The collimator assembly 16 is mounted in the interior of gantry 12 (FIG. 1) in such manner that the slot or beam-defining aperture Y defined between and bounded by the elongated collimator blades 48A and 48B is so oriented, as best seen in FIG. 3, that the fan-shaped x-ray beam Z which emerges from the slot Y lies in a plane transverse of the longitudinal axis X--X of gantry 12 and of patient-supporting table portion 28. The space between the facing edges of collimator blades 48A and 48B extends parallel to axis X--X and defines the "thickness" of x-ray beam Z in the direction X--X which extends axially of gantry 12 and of table portion 28.

The thickness of x-ray beam Z (FIG. 3) defines the thickness of the "slice" of the patient's body in a plane transverse of longitudinal axis X--X which is subjected to the x-rays during the 360 scan and also during static (non-rotating) radiographic procedures in which the diagnostic imaging assembly is not rotating.

In the rotating computed tomography radiographic procedure, and with the patient in a predetermined desired position within patient-receiving opening 22 of gantry 12, the diagnostic imaging assembly comprising the x-ray tube 14, collimator assembly 16, detector 18, and data acquisition system 20 is rotated at constant speed through 360 as a unit about the longitudinal axis X--X of x-ray apparatus 10. During the 360 rotation of the diagnostic imaging assembly, a multiplicity of x-ray views, such as 288 or 576 views, for example, are taken at a corresponding number of angular positions of the imaging assembly. This multiplicity of views is digitized and sent to a computer 21 which may be remotely located relative to gantry 12. The computer 21 reconstructs the diagnostic image electronically.

The "cradle" table portion 28 of table 26 may be moved axially along axis X--X (FIGS. 1 and 3) to change the position of the patient relative to gantry 12 and to the diagnostic imaging equipment which is rotatably mounted in gantry 12, whereby to permit scanning of the patient's body in different planes transverse of the patient's body. The patient is supported on the movable "cradle" table portion 28 within the patient-receiving opening 22 of gantry 12 in a similar manner for both the computed tomography procedure in which the diagnostic imaging equipment is rotatably movable, and in the static (non-rotating) radiographic procedures.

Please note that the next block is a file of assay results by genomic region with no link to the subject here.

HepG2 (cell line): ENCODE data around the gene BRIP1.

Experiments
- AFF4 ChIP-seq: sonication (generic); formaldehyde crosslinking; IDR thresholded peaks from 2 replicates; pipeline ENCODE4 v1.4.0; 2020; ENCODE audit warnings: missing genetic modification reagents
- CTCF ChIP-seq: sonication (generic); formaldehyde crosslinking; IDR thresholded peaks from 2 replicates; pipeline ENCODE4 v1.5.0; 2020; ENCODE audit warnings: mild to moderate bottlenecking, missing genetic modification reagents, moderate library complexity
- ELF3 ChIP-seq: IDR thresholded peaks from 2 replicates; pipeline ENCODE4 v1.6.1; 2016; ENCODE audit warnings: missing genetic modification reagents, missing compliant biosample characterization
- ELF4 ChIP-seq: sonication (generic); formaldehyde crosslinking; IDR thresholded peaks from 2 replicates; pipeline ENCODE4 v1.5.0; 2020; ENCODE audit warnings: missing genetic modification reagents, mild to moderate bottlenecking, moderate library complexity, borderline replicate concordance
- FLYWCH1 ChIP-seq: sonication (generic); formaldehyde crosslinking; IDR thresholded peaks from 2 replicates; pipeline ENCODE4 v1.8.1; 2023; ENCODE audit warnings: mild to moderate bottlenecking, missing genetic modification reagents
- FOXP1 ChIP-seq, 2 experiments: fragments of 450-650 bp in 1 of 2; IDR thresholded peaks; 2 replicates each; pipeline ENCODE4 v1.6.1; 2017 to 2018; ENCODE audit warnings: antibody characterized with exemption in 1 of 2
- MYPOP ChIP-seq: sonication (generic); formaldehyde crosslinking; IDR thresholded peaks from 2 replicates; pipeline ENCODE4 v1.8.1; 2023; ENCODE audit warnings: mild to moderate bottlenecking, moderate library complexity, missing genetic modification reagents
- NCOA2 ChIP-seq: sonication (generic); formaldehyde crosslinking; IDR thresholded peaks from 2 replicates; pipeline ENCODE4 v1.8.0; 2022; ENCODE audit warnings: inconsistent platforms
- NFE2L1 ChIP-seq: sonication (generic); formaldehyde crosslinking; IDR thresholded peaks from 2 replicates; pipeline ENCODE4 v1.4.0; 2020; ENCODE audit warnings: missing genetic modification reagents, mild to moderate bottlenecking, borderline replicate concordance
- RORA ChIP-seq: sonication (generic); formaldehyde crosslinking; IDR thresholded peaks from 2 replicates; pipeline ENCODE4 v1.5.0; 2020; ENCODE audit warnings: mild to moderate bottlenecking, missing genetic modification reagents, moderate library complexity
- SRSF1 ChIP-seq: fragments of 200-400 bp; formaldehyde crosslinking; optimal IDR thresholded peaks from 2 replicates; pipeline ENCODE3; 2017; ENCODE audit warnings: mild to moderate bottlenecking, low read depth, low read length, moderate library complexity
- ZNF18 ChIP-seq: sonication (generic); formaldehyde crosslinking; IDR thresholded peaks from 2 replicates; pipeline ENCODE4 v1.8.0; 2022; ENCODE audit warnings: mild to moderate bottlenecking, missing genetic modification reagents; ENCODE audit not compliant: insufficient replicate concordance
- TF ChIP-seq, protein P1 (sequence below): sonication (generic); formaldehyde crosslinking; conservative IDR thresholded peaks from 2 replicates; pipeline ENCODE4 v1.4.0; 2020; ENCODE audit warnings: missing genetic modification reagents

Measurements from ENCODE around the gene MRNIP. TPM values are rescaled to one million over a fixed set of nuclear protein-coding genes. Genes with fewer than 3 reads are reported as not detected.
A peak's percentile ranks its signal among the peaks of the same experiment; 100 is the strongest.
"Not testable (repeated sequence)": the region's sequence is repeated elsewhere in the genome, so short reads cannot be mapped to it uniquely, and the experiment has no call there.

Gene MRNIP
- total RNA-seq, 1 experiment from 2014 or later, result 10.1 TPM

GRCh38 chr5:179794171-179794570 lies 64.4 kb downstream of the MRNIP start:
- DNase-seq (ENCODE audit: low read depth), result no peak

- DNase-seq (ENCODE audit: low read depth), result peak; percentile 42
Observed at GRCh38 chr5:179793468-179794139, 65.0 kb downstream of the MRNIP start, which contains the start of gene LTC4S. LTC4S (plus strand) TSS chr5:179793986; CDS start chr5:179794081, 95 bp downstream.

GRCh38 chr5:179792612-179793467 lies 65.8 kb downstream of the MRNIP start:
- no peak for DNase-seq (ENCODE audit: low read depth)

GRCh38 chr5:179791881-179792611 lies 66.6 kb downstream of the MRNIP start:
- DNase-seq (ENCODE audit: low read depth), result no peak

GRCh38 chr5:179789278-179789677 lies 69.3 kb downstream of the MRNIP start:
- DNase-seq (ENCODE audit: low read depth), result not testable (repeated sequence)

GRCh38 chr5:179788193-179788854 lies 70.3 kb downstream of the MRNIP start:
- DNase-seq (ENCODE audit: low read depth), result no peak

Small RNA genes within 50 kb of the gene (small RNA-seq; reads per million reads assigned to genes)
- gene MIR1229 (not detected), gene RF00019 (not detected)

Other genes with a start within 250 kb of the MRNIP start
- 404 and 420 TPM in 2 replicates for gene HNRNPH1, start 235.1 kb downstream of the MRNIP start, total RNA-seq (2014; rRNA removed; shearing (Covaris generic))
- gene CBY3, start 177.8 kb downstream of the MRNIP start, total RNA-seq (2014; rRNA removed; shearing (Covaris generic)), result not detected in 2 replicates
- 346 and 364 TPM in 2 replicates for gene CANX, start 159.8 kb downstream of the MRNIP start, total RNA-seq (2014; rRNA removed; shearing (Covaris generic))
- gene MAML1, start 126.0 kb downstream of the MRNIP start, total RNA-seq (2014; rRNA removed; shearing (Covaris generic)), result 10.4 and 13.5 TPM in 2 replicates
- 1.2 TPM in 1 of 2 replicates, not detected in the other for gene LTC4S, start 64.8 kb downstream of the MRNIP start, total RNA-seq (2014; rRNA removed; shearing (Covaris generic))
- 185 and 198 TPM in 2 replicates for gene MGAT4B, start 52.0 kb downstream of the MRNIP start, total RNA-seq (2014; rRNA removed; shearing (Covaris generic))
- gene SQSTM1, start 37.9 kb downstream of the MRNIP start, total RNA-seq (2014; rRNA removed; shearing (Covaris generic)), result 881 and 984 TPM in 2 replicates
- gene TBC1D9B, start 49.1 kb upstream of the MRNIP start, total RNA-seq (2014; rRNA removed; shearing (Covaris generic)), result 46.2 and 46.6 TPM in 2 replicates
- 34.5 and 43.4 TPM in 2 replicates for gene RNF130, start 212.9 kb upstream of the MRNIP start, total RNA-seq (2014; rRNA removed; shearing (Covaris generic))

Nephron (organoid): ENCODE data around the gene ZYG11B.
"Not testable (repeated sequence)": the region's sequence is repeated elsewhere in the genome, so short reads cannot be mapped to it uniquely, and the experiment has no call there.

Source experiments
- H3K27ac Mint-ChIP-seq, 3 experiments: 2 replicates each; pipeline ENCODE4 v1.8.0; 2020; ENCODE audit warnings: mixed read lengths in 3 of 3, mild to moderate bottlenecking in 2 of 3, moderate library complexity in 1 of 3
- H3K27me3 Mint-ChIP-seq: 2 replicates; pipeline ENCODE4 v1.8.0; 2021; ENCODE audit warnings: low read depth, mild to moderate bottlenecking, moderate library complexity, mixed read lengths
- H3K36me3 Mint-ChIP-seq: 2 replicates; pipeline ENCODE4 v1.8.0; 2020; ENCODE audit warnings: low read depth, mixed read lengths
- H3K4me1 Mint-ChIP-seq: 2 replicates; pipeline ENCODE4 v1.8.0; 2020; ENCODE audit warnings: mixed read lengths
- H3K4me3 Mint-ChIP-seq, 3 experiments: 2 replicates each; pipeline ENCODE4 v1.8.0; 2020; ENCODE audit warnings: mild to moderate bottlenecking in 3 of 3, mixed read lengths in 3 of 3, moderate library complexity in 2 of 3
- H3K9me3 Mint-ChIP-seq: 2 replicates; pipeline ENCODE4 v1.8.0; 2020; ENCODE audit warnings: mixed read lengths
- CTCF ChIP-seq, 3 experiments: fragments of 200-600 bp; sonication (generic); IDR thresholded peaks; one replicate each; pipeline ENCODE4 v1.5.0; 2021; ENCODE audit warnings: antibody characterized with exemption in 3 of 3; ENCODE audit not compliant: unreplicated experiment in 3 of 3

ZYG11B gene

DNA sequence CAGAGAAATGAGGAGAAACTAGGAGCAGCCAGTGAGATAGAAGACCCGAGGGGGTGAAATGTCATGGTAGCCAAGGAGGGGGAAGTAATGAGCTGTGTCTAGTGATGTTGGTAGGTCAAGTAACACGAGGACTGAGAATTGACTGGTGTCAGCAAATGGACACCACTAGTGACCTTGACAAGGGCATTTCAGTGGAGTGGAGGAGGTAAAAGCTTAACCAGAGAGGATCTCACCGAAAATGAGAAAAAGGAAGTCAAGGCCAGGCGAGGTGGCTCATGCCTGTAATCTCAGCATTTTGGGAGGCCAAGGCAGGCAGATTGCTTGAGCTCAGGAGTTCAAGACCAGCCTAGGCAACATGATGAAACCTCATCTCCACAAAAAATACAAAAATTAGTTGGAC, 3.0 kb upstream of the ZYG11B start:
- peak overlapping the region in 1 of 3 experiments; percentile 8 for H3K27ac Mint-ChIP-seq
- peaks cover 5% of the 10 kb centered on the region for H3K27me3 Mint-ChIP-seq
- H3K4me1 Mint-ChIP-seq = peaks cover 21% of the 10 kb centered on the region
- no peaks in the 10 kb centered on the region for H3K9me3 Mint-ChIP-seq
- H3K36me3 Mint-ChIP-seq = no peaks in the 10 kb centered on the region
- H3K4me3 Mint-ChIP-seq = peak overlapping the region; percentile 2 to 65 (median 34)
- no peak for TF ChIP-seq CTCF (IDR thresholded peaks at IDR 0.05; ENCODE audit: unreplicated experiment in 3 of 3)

From the foregoing detailed description of the invention, it has been shown how the objects of the invention have been obtained in a preferred manner. However, modifications and equivalents of the disclosed concepts such as readily occur to those skilled in the art are intended to be included within the scope of the invention.

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Referenced by
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Classifications
U.S. Classification378/152, 976/DIG.430, 378/150
International ClassificationG01B15/00, G21K1/04, G21K1/02, A61B6/03, A61B6/06
Cooperative ClassificationG21K1/04, A61B6/06
European ClassificationG21K1/04, A61B6/06
Legal Events
DateCodeEventDescription
Oct 9, 1984PAPatent available for license or sale